Content writers may also want to consider the various types of information they’re discussing. If a member of your team is writing an article about your company’s new service, they might make sure that the article is evenly split between information about the service and practical advice for readers.

How Proportional Thinking Can Affect Your Entire Business

Consider the relative sizes of different elements in your business, such as your overhead costs, your inventory, and your profits to more easily make successful decisions.

Service-based Business Operations

For example, if your team is deciding how much the business should spend to provide the aforementioned service, you can survey your customers about their demand for it. You might also look at the proportion of sales your competitors are generating with similar offerings.

If relatively few customers are interested and your competitors’ versions make up a small part of their sales, you will likely spend less on this service and reinvest the savings into areas of your business. However, if the opposite is true, you will need to invest more in that area to keep your company running smoothly.

Creative Marketing

Once you’ve perfected your internal operations and are looking for innovative ways to market your services, there will be plenty of channels and types of messaging you can use. It may be tempting to try all of them at once, but your marketing team will need to study and prioritize the methods that will allow your company to have the greatest positive impact.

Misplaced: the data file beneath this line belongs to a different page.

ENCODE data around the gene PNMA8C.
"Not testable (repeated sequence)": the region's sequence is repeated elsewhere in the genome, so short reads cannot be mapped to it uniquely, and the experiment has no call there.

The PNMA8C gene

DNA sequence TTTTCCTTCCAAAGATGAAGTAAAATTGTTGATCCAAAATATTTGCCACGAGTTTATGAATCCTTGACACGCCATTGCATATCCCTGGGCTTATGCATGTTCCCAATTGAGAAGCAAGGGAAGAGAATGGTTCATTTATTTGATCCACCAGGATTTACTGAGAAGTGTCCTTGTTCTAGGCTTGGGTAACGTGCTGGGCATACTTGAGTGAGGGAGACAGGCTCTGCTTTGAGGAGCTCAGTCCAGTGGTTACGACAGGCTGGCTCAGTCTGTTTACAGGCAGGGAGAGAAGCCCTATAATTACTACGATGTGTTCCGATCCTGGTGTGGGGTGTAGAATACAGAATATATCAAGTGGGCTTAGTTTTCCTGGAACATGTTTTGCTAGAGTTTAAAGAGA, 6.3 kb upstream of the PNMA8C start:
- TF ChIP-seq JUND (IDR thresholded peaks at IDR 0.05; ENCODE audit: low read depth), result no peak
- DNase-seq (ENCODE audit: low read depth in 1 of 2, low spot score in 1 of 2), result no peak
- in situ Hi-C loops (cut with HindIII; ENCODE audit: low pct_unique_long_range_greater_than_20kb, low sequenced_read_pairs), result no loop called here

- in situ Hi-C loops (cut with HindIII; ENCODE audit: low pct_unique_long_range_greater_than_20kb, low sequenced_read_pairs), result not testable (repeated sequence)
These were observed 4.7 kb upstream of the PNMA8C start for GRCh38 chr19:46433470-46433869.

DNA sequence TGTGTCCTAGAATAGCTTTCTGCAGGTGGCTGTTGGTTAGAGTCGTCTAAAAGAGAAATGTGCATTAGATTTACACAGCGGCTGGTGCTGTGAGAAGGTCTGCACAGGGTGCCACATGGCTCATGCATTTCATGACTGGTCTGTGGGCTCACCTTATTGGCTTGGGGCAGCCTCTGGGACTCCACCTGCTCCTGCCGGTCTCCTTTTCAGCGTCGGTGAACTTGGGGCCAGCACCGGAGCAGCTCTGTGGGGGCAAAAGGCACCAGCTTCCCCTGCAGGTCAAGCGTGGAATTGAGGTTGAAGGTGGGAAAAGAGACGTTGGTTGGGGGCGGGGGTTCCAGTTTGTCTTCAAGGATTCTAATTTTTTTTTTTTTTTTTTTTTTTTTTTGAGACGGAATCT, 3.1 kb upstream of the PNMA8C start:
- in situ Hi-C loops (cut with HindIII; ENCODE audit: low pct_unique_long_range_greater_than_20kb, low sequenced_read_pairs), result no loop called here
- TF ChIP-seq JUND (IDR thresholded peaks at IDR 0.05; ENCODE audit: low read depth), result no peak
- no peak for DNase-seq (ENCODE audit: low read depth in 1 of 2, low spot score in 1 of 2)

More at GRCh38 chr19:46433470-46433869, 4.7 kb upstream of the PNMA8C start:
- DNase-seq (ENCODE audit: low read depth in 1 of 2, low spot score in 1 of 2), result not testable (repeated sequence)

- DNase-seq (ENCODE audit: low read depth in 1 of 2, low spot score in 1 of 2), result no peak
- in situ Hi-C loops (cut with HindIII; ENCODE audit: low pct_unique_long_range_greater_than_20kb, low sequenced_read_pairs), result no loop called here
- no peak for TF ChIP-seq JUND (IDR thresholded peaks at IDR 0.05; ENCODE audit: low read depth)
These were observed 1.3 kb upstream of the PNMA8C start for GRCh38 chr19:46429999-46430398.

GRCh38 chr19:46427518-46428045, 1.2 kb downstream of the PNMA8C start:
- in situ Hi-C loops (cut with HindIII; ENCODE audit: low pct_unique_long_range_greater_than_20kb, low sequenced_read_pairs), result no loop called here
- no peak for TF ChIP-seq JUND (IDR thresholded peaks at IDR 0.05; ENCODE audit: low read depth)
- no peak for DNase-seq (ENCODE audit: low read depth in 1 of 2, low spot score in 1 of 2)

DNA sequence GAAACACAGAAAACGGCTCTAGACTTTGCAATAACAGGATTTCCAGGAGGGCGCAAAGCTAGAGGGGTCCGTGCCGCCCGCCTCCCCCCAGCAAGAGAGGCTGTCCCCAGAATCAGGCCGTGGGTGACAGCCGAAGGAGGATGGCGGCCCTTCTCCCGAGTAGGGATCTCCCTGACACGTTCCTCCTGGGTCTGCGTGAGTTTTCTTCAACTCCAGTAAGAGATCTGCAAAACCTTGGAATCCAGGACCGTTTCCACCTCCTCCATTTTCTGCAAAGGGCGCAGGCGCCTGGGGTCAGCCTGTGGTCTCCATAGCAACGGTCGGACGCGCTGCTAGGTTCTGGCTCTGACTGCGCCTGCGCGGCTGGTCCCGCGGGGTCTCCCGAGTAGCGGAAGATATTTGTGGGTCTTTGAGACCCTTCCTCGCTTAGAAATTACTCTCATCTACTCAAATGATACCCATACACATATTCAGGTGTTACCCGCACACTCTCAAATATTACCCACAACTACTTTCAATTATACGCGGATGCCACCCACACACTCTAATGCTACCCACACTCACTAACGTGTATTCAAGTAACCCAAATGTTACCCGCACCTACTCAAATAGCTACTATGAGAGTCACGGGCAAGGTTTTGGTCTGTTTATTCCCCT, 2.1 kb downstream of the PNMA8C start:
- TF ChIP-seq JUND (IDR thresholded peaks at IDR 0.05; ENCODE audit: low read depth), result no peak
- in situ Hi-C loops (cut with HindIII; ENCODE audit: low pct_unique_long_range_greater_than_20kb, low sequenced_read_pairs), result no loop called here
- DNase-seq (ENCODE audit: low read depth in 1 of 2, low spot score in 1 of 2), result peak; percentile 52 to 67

Break the Rules — Proportionally

On the other hand, strategically setting proportions aside can lead to interesting and eye-catching results.

People often strive to balance rules with adaptability; on one hand, standards promise predictability, while on the other hand, the ability to adapt in novel ways to new situations is the key to discovery.

If rules are too rigid, they can prevent progress and stifle creativity, but too much adaptation can lead to disorganization. Having the right amount of each to keep things stable and moving forward can be challenging, but it is vital for long-term success.

Don’t be afraid to experiment with proportions in your own work, whatever it may be, to create something truly unique! If you wish, let me know about your design and marketing plans and how I can help.